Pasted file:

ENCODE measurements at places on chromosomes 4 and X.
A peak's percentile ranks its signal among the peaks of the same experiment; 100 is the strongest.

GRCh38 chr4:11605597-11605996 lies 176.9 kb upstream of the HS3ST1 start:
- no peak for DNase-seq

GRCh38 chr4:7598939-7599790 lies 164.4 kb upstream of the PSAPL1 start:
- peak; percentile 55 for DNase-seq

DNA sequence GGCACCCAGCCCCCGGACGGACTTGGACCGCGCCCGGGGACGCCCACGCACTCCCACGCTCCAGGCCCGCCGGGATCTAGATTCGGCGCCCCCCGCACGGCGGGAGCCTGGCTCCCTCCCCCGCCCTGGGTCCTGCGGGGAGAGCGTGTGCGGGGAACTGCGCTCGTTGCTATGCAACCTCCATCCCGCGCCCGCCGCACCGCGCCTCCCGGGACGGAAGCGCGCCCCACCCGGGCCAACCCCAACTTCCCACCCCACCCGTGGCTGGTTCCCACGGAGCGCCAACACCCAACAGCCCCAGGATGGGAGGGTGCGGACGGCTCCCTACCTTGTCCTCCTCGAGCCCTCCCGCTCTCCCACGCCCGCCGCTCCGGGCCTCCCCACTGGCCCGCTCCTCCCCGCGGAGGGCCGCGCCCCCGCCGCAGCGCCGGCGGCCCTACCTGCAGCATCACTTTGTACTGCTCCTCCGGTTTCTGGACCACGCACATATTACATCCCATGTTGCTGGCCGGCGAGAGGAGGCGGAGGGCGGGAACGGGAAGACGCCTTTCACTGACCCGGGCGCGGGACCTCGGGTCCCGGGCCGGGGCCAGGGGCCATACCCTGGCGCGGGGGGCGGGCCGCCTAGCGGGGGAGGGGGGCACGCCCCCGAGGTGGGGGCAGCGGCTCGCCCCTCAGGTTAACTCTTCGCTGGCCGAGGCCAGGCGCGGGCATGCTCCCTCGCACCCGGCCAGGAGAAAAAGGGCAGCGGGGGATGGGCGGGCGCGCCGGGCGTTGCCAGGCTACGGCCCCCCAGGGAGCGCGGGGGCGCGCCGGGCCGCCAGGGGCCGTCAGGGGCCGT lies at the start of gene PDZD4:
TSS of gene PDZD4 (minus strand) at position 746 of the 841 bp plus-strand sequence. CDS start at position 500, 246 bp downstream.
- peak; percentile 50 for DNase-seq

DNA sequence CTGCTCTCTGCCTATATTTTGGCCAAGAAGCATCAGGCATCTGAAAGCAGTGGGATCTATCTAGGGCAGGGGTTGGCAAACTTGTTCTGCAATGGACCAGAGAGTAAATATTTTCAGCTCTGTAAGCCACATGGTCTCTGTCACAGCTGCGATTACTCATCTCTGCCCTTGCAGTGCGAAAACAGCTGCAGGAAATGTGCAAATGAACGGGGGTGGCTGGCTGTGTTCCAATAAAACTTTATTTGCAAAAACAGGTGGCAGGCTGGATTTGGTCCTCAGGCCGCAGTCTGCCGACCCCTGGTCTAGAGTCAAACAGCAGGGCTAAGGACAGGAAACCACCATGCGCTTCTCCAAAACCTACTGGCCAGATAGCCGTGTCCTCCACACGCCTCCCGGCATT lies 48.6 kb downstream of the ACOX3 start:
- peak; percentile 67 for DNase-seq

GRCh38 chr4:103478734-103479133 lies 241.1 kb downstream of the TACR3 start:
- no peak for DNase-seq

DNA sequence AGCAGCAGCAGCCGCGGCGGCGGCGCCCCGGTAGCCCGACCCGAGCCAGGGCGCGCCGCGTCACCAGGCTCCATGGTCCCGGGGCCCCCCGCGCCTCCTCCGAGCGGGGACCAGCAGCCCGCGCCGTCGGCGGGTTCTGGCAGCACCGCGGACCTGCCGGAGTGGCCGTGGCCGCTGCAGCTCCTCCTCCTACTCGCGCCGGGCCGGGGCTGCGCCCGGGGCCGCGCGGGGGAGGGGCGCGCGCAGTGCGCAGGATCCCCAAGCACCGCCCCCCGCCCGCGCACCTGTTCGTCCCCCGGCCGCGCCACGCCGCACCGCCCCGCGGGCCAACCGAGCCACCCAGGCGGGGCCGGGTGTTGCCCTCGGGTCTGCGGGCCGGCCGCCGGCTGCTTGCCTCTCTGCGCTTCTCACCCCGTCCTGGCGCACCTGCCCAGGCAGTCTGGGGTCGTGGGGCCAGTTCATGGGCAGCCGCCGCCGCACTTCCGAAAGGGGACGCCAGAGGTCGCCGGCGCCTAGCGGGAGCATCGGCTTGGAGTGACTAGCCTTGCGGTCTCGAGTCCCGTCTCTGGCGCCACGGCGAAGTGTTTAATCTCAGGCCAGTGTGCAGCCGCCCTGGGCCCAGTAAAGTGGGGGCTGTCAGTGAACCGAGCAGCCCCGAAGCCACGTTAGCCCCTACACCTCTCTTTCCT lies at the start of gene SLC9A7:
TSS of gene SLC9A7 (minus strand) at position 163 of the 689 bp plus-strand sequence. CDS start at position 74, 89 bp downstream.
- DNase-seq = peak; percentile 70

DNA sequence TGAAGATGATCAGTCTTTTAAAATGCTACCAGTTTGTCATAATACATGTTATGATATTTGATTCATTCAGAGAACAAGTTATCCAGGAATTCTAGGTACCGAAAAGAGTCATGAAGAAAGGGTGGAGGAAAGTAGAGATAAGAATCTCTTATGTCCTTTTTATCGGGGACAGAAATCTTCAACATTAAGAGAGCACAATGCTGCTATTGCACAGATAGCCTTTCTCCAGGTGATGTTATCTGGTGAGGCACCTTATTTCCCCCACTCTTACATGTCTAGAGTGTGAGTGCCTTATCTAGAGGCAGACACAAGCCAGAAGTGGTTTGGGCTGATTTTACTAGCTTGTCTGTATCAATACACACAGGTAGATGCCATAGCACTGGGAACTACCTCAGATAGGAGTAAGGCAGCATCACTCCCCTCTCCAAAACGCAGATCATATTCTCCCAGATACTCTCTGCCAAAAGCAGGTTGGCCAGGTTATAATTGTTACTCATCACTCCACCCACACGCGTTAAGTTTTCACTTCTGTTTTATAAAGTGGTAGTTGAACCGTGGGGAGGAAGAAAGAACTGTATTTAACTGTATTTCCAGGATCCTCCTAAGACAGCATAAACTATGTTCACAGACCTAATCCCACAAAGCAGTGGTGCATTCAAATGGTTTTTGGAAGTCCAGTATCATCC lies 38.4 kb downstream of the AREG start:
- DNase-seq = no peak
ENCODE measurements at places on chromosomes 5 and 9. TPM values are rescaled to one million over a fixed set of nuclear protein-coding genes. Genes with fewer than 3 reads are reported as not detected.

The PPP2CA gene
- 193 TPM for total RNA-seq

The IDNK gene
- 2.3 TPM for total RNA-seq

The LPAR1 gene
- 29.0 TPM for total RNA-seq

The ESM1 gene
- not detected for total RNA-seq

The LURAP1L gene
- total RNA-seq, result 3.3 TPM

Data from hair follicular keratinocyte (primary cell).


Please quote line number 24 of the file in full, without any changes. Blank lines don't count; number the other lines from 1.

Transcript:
The LPAR1 gene